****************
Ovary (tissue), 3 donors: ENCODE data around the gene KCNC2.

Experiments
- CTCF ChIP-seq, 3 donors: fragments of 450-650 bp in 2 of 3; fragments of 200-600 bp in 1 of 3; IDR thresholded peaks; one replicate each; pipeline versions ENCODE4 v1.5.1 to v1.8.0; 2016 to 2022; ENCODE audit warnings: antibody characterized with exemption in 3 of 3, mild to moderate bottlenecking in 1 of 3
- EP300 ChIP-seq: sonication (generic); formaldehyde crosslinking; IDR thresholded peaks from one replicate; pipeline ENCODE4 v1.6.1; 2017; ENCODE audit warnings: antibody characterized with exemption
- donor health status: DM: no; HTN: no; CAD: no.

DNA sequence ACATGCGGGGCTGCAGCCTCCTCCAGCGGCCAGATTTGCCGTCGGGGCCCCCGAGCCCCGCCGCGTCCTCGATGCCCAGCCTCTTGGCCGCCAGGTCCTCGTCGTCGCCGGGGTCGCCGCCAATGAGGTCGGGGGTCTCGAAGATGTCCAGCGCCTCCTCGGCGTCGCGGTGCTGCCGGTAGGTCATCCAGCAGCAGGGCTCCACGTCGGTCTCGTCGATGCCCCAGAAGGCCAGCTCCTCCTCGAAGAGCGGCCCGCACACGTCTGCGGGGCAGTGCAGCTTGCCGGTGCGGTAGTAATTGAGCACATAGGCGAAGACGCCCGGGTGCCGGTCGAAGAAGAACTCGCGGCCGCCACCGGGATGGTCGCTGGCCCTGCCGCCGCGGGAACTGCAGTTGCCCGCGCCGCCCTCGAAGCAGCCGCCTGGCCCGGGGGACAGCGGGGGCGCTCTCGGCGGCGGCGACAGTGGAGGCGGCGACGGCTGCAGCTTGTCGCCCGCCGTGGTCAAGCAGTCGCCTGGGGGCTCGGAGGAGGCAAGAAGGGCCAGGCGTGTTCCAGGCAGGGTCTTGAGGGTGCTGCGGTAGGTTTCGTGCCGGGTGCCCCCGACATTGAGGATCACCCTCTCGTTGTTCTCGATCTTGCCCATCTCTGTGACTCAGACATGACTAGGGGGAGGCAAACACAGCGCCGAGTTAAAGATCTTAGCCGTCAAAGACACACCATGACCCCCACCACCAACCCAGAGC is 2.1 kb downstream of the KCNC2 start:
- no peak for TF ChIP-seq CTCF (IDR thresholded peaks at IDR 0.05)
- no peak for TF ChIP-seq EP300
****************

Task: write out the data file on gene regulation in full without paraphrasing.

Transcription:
Ovary (tissue), 3 donors: ENCODE data around the gene KCNC2.

Experiments
- CTCF ChIP-seq, 3 donors: fragments of 450-650 bp in 2 of 3; fragments of 200-600 bp in 1 of 3; IDR thresholded peaks; one replicate each; pipeline versions ENCODE4 v1.5.1 to v1.8.0; 2016 to 2022; ENCODE audit warnings: antibody characterized with exemption in 3 of 3, mild to moderate bottlenecking in 1 of 3
- EP300 ChIP-seq: sonication (generic); formaldehyde crosslinking; IDR thresholded peaks from one replicate; pipeline ENCODE4 v1.6.1; 2017; ENCODE audit warnings: antibody characterized with exemption
- donor health status: DM: no; HTN: no; CAD: no.

DNA sequence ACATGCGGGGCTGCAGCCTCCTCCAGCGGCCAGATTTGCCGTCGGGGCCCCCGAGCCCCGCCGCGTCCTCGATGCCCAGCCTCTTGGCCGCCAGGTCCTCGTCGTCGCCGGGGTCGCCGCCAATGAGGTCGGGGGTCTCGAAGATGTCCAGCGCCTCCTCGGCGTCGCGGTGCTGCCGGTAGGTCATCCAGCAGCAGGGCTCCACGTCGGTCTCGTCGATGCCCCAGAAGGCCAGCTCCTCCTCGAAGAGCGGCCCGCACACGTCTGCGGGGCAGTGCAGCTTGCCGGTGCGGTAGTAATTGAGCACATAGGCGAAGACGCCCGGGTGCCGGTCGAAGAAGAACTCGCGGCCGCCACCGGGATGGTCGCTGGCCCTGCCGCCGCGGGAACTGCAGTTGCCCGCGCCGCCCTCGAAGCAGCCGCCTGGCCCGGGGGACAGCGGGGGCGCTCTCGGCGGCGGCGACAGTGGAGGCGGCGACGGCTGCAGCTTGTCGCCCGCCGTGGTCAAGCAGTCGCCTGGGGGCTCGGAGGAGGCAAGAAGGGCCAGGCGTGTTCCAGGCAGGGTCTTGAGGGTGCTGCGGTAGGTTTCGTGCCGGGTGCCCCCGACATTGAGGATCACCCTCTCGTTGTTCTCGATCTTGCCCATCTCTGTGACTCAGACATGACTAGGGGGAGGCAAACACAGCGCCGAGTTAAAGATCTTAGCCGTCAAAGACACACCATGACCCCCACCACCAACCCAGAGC is 2.1 kb downstream of the KCNC2 start:
- no peak for TF ChIP-seq CTCF (IDR thresholded peaks at IDR 0.05)
- no peak for TF ChIP-seq EP300